Babeuf, François Noël (fräNswäˈ nôĕlˈ bäböfˈ) [key], 1760–97, French revolutionary, organizer of a communist uprising against the Directory. Of petty bourgeois origin, he was an enthusiastic supporter of the French Revolution. He settled in Paris in 1794 and founded a political journal, the Journal de la liberté de la presse (later the Tribun du peuple ). In it he argued that the Revolution had not gone far enough merely by establishing political equality. He was imprisoned (Feb.–Sept., 1795) for his writings, but emerged an even more violent enemy of economic injustice. Calling himself Gracchus Babeuf, he formed a secret society that plotted to overthrow the government; it became known as the Conspiracy of the Equals. It distributed propaganda and announced a vague program of economic equality—the right of all men to work and to share in the products of the economy. The form of communism desired by the conspirators referred mainly to the distribution of goods rather than to means of production. The plot was betrayed to the government, and after a long trial Babeuf was executed. His doctrines, however, known as Babouvism, were kept alive, largely by secret revolutionary societies and by his co-conspirators.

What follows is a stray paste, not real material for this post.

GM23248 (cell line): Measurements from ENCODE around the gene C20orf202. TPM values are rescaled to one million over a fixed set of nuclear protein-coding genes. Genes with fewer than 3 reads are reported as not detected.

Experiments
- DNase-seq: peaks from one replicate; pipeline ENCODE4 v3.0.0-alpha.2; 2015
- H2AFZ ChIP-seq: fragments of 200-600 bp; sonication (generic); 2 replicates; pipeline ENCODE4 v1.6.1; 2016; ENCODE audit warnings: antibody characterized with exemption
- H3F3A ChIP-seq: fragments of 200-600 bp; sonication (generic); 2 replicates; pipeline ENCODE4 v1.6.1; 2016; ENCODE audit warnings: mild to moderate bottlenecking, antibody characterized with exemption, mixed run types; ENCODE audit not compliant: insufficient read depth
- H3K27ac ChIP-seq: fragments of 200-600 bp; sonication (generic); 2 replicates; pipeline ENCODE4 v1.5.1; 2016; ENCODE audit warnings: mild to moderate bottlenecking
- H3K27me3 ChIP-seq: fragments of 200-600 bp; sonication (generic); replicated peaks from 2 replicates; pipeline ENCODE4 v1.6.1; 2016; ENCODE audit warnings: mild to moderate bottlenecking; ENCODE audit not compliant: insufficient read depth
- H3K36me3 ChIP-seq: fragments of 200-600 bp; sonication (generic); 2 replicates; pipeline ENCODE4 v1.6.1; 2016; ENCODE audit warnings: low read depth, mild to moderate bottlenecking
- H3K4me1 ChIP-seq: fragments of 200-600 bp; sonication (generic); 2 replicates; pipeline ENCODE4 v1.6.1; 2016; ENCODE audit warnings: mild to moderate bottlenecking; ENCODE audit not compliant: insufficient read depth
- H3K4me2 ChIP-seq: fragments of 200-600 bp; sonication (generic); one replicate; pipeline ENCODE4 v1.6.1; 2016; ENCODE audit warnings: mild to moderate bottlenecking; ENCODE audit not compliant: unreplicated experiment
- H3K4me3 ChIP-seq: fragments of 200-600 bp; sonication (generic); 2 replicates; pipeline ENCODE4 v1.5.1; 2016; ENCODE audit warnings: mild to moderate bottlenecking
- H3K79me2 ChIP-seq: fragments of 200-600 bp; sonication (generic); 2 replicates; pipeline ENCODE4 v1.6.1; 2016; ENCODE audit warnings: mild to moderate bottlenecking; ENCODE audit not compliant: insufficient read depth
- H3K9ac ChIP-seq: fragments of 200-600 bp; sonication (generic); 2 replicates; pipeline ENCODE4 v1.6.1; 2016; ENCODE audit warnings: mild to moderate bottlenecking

See his Defense of Gracchus Babeuf before the High Court of Vendôme, tr. and ed. by J. A. Scott with an essay by H. Marcuse (1967); P. Buonarroti, History of Babeuf's Conspiracy for Equality (1836); and biography by R. B. Rose (1978).
The Columbia Electronic Encyclopedia, 6th ed. Copyright © 2012, Columbia University Press. All rights reserved.